Outer London Geese

I’m not a great lover of big cities and their suburbs. I much prefer open spaces and hilltops. But my daughter lives in Bexleyheath in south east London so of course we visit to see her and the grandchildren.

There’s a large area of parkland nearby. It’s called Danson Park. I wouldn’t rate it as one of the great beauty spots of England but it does offer open space and a chance to see some wild or semi-wild life. It almost goes without saying that one of the commonest birds is the green parakeet. For people in the UK unaware of it, escapee birds have made the parks of London and surrounding areas their homes. Although they are antipodean in origin, they seem to thrive in the extra couple of degrees of warmth the city provides. Their parrot like squawks are loud enough to be heard over the ever present rumble of road traffic.

Parakeets are not the only immigrant birds we find in Danson Park. In a walk around the lake I saw three species of goose and two of them originate from elsewhere.

But let’s start with a goose that is native to Britain and Europe – the greylag goose, ancestor of most of the domesticated geese we might see in this country. This one, on the large, multi-function lake at Danson Park was perched on the structure of a water basketball net.

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Now I call that a gloriously handsome bird and I must disagree with a statement on the RSPB website which reads:

 In many parts of the UK it has been re-established by releasing birds in suitable areas, but the resulting flocks (often mixed with Canada geese) found around gravel pits, lakes and reservoirs all year round in southern Britain tend to be semi-tame and uninspiring.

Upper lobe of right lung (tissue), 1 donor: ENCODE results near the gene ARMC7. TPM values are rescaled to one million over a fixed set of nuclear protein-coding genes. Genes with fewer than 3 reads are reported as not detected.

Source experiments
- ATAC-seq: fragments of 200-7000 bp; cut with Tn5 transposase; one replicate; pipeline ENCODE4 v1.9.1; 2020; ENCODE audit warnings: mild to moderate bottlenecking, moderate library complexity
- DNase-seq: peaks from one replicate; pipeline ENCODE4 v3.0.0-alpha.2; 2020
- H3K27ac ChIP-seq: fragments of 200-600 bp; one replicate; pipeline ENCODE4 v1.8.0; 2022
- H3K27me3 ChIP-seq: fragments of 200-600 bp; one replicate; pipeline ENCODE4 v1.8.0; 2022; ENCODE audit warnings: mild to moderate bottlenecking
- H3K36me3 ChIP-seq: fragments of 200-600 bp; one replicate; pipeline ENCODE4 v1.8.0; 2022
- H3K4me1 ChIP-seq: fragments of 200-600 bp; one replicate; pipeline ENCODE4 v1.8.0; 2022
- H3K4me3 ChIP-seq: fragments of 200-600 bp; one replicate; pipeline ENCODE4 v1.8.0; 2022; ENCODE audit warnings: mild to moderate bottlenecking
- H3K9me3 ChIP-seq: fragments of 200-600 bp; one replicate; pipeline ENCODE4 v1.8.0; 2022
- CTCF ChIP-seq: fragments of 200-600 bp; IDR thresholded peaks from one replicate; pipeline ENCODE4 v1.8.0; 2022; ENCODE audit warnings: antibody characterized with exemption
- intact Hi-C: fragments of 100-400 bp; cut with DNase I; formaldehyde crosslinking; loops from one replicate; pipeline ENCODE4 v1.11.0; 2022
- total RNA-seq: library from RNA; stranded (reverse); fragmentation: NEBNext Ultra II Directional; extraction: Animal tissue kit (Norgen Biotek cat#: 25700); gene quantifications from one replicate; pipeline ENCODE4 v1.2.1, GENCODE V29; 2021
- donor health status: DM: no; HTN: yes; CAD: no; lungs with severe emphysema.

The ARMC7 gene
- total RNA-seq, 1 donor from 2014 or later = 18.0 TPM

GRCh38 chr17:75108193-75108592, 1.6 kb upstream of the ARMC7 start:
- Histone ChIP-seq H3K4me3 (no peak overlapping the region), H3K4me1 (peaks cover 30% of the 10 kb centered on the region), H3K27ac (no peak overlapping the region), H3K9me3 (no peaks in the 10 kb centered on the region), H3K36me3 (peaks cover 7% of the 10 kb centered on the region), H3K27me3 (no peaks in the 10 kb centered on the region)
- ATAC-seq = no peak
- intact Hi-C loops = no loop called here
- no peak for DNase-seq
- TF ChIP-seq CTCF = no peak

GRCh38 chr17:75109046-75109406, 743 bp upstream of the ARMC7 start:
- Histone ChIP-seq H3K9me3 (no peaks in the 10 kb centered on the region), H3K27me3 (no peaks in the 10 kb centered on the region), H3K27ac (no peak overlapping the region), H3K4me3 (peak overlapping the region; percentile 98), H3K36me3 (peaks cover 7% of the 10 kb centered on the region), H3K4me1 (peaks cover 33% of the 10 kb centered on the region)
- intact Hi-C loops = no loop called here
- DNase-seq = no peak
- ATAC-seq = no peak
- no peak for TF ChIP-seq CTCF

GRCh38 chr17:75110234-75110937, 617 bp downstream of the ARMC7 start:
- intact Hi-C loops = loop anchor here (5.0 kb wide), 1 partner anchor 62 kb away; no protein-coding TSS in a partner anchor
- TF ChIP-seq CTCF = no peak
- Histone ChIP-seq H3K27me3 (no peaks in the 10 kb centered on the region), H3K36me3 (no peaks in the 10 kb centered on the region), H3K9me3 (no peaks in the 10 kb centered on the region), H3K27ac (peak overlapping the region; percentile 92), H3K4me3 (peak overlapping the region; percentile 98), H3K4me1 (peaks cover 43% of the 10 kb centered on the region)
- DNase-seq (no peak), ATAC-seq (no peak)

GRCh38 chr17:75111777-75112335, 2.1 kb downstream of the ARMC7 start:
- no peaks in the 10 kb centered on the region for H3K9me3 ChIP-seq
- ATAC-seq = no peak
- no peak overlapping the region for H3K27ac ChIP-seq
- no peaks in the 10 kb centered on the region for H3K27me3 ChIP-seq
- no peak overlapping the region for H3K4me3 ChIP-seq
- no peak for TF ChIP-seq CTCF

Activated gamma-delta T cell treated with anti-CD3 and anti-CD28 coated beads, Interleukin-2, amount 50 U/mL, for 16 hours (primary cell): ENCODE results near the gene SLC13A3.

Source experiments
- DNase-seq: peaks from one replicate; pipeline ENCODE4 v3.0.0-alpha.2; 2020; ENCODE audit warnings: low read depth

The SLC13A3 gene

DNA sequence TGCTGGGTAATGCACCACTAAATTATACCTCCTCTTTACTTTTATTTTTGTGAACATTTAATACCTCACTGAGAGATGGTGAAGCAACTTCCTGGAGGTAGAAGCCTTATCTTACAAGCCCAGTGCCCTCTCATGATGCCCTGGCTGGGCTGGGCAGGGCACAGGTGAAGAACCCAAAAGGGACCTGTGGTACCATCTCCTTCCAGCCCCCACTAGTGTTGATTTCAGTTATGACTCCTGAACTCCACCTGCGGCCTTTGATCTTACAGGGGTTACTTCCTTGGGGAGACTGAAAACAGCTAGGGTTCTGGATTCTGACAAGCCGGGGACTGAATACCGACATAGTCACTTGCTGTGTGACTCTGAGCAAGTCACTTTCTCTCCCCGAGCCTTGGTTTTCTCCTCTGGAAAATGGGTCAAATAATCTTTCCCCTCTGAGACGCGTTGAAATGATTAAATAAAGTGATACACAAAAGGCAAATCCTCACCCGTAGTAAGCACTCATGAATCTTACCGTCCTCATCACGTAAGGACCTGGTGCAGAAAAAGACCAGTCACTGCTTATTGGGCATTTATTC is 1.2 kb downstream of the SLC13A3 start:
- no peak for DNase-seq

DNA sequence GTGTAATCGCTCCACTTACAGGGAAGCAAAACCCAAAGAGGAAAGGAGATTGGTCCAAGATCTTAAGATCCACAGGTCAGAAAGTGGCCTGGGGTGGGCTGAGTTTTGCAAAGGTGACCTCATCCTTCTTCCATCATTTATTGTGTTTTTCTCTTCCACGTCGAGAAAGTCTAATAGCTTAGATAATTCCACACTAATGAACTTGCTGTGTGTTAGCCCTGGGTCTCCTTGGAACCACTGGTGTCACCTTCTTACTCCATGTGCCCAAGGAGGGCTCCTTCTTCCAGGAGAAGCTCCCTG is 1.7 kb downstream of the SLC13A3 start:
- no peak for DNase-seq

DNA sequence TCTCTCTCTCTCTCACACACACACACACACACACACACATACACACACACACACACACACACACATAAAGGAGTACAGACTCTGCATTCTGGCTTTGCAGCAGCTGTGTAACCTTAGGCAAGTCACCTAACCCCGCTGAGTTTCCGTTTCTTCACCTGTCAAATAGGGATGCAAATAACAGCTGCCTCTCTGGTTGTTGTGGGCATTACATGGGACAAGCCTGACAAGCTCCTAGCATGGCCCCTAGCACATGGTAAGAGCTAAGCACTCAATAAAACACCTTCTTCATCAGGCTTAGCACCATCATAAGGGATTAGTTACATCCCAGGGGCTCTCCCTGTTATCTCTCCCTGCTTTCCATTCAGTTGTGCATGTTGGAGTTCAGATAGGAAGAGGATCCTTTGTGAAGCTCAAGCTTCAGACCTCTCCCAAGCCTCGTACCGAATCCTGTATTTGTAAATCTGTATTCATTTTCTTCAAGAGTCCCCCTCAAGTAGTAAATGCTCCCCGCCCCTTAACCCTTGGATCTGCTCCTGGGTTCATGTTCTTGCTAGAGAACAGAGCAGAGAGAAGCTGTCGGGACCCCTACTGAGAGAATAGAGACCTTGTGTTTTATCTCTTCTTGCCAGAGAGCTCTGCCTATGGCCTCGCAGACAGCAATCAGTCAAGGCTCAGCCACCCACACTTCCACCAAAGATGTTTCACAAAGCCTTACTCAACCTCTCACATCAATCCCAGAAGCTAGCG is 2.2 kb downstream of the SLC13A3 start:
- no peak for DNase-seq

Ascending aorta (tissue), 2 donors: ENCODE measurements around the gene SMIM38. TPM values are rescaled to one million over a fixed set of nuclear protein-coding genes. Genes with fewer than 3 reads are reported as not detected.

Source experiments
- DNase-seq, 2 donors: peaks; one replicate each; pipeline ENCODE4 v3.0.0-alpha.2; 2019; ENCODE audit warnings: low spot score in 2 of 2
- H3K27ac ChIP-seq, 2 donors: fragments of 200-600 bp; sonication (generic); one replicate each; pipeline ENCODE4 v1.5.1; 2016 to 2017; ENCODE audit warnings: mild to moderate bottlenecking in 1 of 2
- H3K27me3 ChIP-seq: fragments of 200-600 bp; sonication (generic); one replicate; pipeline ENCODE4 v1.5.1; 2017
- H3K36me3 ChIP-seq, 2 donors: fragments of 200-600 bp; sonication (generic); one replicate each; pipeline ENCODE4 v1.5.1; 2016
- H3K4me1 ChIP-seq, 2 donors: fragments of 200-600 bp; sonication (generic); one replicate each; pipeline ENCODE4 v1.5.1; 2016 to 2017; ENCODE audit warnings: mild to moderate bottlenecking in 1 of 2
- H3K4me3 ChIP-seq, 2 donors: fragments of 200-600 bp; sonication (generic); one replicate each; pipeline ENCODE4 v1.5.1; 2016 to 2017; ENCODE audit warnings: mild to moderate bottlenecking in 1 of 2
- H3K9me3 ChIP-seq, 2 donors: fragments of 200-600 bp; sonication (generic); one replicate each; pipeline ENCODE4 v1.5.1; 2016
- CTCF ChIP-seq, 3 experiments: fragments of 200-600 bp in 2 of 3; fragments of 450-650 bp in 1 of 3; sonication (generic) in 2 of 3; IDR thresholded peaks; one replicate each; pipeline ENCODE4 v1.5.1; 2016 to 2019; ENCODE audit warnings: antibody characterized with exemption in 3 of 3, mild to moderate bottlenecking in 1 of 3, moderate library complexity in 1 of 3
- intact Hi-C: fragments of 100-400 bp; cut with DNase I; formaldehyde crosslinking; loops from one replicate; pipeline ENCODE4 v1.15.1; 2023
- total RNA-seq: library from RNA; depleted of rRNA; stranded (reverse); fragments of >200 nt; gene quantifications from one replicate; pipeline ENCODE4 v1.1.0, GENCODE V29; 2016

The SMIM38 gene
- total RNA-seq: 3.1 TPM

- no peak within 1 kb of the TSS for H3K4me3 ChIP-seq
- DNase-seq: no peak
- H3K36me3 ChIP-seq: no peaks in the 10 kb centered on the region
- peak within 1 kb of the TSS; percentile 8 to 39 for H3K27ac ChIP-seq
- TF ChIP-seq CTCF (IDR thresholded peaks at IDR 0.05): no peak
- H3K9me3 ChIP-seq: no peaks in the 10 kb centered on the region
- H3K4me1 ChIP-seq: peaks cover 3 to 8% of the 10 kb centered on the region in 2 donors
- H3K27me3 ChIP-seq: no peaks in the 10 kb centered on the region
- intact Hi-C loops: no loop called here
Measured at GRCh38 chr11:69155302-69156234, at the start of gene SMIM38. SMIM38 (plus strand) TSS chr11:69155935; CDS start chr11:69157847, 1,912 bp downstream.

Is that bird uninspiring? I think not. I was inspired to get a photo of it. OK, the surroundings might not inspire like areas of Scotland where truly wild greylags are found, but the bird itself is still gorgeous.

I like Canada geese too. It is very much an incomer from North America and was probably introduced deliberately. It spread its wings to thrive in all parts ofthe UK except the north of Scotland. Some regard it as a nuisance. But I see them as delightful.

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For most people, they must be the most commonly seen goose.

My third goose is another incomer which, I gather, breeds in Bexleyheath. It’s an Egyptian goose.

It wasn’t that close to me, being on the island in the lake. The lovely sunshine made it seem a bit of a silhouette, but I was certain I didn’t recognise it. So I set the camera to maximum zoom, pointed and pressed the shutter in the hope I could use a photo to identify the bird. It’s funny how the camera can sometimes see better than the naked eye.

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That’s the photo as taken but I can digitally zoom in for a blog post which only uses about 1800 pixels for the main picture.

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Those pale pink legs, pinkish back and large dark eye patch were the giveaways for identification. Mind you, I cheated when trying to identify it. I used google images and typed goose Danson Park. The first image was of a bird of this type – and it was far sharper and clearer than mine.

Other birds on the lake included mallards, coots, moorhens, mute swans, black headed gulls and larger gulls not seen clearly enough to be certain about. It all made for a good learning experience for grandson.

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